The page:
Corrugated packaging has had a profound impact on the world and the way we do business. Countless industries and business models would not be possible without access to this effective, yet inexpensive, type of packaging. Corrugated boxes do a great job at protecting an item through the shipping and handling process.
Did you know that approximately 95% of corrugated produced is recovered for recycling? The recovered corrugated is used to make new products making corrugated packaging one of the most cost effective and environmentally friendly packaging solutions.
One important factor to consider when starting any corrugated project is choosing the correct corrugated board. There are two types of corrugated board: Mullen and ECT. Not every company can provide both options, so it is good for you to understand the difference and what is needed for your application.
What is Mullen grade board?
Mullen grade board is mainly comprised of virgin material as opposed to recycled material. This means that the fibers within the corrugated are longer and interwoven. Because of this, mullen corrugated board is generally considered more robust and durable. Higher levels of virgin material also mean that mullen is slightly more expensive than the ECT equivalent.
Mullen grade board is certified by using a test known as the Burst (or “Mullen”) test to determine its strength. The burst test uses hydraulics to slowly put pressure on the flat side of a corrugated sample until the sample breaks or “bursts”. This test determines the structural strength of the material. Mullen grade board is measured in pounds (per square inch). Common Mullen measurements include 200#, 275#, and 350#. The higher the unit number, the more pounds per square inch the corrugated board can hold. Therefore, the higher the # number, the stronger the corrugated.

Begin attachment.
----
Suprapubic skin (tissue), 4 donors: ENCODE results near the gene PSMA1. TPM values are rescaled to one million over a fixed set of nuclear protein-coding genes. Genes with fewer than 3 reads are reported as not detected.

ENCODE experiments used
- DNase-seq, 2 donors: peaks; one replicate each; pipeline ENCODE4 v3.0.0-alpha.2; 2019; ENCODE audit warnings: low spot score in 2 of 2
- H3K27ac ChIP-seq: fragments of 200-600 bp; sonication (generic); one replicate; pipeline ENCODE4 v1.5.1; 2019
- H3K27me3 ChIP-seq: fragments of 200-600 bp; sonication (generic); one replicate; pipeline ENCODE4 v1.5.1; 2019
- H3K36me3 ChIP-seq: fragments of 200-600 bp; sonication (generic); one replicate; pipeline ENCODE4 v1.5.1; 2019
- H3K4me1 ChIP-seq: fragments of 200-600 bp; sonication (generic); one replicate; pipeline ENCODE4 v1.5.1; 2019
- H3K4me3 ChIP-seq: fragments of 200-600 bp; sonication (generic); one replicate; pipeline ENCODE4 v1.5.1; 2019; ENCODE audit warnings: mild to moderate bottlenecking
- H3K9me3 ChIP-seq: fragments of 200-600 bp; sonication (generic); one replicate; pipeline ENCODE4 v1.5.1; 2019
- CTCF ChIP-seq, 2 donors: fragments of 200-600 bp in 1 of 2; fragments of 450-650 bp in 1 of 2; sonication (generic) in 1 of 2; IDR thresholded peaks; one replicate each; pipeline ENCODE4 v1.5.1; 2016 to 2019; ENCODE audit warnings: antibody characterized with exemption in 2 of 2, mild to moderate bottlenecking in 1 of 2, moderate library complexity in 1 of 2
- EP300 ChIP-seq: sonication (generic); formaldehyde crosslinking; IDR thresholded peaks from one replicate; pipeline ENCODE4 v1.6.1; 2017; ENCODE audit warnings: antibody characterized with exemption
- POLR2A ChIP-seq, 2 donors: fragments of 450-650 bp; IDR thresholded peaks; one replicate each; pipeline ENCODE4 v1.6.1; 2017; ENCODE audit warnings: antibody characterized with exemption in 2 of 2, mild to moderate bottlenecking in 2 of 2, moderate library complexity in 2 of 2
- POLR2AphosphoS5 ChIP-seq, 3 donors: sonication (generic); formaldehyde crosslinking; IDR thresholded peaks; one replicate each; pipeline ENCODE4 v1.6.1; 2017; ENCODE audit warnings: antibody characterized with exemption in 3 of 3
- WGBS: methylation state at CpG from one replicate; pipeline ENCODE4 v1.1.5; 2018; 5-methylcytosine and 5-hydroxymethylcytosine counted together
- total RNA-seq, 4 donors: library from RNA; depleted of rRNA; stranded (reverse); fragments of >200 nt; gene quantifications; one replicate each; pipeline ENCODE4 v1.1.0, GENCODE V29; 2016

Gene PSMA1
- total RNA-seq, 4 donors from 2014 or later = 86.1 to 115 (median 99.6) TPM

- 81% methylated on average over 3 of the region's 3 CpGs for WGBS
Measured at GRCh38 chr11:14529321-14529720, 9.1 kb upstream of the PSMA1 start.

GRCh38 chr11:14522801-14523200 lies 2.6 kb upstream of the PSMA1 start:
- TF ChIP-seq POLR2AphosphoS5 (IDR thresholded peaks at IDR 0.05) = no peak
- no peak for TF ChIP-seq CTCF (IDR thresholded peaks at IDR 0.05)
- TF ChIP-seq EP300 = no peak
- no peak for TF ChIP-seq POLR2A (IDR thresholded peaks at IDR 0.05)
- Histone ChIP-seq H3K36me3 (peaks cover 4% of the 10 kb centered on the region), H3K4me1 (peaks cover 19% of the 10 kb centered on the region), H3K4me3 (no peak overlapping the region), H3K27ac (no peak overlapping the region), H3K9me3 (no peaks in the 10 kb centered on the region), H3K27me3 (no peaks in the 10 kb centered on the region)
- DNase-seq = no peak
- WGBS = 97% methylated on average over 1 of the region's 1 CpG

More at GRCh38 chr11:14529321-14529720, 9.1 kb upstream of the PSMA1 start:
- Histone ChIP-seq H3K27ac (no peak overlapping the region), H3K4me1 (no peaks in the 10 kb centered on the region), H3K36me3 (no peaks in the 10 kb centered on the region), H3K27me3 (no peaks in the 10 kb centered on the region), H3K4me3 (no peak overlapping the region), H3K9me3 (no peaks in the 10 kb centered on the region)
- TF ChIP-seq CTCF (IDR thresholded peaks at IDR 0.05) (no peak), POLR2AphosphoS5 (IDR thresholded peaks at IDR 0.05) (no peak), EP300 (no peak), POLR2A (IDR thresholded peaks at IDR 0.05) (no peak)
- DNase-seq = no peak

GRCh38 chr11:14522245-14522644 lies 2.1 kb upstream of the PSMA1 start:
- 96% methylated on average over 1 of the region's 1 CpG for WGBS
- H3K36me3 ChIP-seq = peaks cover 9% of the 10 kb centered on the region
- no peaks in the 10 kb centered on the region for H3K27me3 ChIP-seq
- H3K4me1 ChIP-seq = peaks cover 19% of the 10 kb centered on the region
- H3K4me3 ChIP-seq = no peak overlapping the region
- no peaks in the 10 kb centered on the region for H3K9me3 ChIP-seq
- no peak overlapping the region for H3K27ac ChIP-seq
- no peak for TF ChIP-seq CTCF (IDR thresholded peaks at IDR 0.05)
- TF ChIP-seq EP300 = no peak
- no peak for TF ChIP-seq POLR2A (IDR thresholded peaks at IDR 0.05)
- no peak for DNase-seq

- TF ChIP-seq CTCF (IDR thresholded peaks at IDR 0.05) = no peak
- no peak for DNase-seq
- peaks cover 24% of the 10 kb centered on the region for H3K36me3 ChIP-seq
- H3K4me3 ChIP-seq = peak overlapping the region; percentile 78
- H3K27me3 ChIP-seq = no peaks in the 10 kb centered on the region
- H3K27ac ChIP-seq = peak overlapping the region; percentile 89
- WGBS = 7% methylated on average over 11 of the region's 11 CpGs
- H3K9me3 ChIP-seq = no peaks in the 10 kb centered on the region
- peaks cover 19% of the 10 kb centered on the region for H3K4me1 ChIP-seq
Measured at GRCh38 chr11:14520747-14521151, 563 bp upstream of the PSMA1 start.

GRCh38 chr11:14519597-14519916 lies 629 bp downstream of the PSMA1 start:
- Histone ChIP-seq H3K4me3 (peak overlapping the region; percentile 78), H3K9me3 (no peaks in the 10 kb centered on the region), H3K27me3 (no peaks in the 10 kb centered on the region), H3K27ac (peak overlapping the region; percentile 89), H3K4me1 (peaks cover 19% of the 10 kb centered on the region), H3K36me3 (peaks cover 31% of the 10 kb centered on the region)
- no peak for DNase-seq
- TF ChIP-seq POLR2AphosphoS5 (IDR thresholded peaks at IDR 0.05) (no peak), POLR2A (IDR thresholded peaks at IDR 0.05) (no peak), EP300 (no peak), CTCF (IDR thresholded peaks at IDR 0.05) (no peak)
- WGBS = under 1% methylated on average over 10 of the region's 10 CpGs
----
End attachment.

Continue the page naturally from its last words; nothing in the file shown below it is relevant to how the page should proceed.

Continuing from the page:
What is ECT grade board?
ECT grade board is mostly comprised of recycled material. The recycled material, by nature, must be broken down and reformed to be used again. This process causes the fibers to become shorter and less interwoven, which is why ECT board is typically less sturdy and lighter than Mullen board. The main benefit to ECT vs. Mullen corrugated is that it costs less while providing comparable stacking strength.
As the business environment has become more automated, stacking corrugated boxes onto pallets has become common practice. This created a challenge for companies: The corrugated boxes on the bottom of the stack were always getting crushed. The industry needed a new way to evaluate stacking strength. Thus, the ECT or Edge Crush Test was born!.
ECT corrugated uses a different test to the determine the strength. The ECT test applies force to the fluted edge of a corrugated sample until the edges start to crack or get crushed. This measures the stacking strength of the corrugated. Common ECT measurements are 32 ECT, 44 ECT, and 48 ECT. Like Mullen board, the higher the unit number, the stronger the corrugated.
Do I use Mullen or ECT corrugated?
When trying to determine which board to use, there are a few questions to consider:
- Are the boxes going to be stacked? If so, how much weight will be on the bottom row?
- Will the boxes be shipped individually through parcel shipping service?
- How much does the item weigh going inside the box?
- How fragile or breakable is the item?
- Will there any additional cushioning, padding, or protection inside of the box?
- What other shipping and handling processes will the corrugated package be subject to?
These are just a few questions to consider when planning your next corrugated project. There are many factors to consider when designing optimal corrugated packaging. Contact PAX Solutions to ensure your next corrugated project is successful.
Pax Solutions provides both ECT and Mullen corrugated packaging. This is an often overlooked detail in the corrugated packaging design process, but we at PAX Solutions think our customers need to know about this! The conversion chart below shows the standard conversion between ECT and Mullen corrugated and the max suggested load per box. *Maximum suggested load/box is an estimate.